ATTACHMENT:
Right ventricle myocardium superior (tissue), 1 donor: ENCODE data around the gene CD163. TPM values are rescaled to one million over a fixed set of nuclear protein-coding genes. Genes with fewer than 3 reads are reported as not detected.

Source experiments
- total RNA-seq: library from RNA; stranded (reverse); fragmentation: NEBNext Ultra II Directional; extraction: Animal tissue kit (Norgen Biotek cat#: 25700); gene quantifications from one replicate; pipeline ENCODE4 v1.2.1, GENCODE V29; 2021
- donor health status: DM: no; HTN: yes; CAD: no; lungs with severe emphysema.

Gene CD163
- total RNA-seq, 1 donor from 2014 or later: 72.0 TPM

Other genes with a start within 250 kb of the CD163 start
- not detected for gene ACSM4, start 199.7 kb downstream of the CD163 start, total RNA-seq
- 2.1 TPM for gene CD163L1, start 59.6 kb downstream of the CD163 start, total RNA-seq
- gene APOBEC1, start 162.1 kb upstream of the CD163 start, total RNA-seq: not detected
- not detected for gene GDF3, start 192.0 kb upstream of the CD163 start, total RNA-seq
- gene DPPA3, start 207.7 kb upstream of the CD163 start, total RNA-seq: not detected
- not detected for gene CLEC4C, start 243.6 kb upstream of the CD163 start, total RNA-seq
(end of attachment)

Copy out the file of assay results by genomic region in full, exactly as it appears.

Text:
Right ventricle myocardium superior (tissue), 1 donor: ENCODE data around the gene CD163. TPM values are rescaled to one million over a fixed set of nuclear protein-coding genes. Genes with fewer than 3 reads are reported as not detected.

Source experiments
- total RNA-seq: library from RNA; stranded (reverse); fragmentation: NEBNext Ultra II Directional; extraction: Animal tissue kit (Norgen Biotek cat#: 25700); gene quantifications from one replicate; pipeline ENCODE4 v1.2.1, GENCODE V29; 2021
- donor health status: DM: no; HTN: yes; CAD: no; lungs with severe emphysema.

Gene CD163
- total RNA-seq, 1 donor from 2014 or later: 72.0 TPM

Other genes with a start within 250 kb of the CD163 start
- not detected for gene ACSM4, start 199.7 kb downstream of the CD163 start, total RNA-seq
- 2.1 TPM for gene CD163L1, start 59.6 kb downstream of the CD163 start, total RNA-seq
- gene APOBEC1, start 162.1 kb upstream of the CD163 start, total RNA-seq: not detected
- not detected for gene GDF3, start 192.0 kb upstream of the CD163 start, total RNA-seq
- gene DPPA3, start 207.7 kb upstream of the CD163 start, total RNA-seq: not detected
- not detected for gene CLEC4C, start 243.6 kb upstream of the CD163 start, total RNA-seq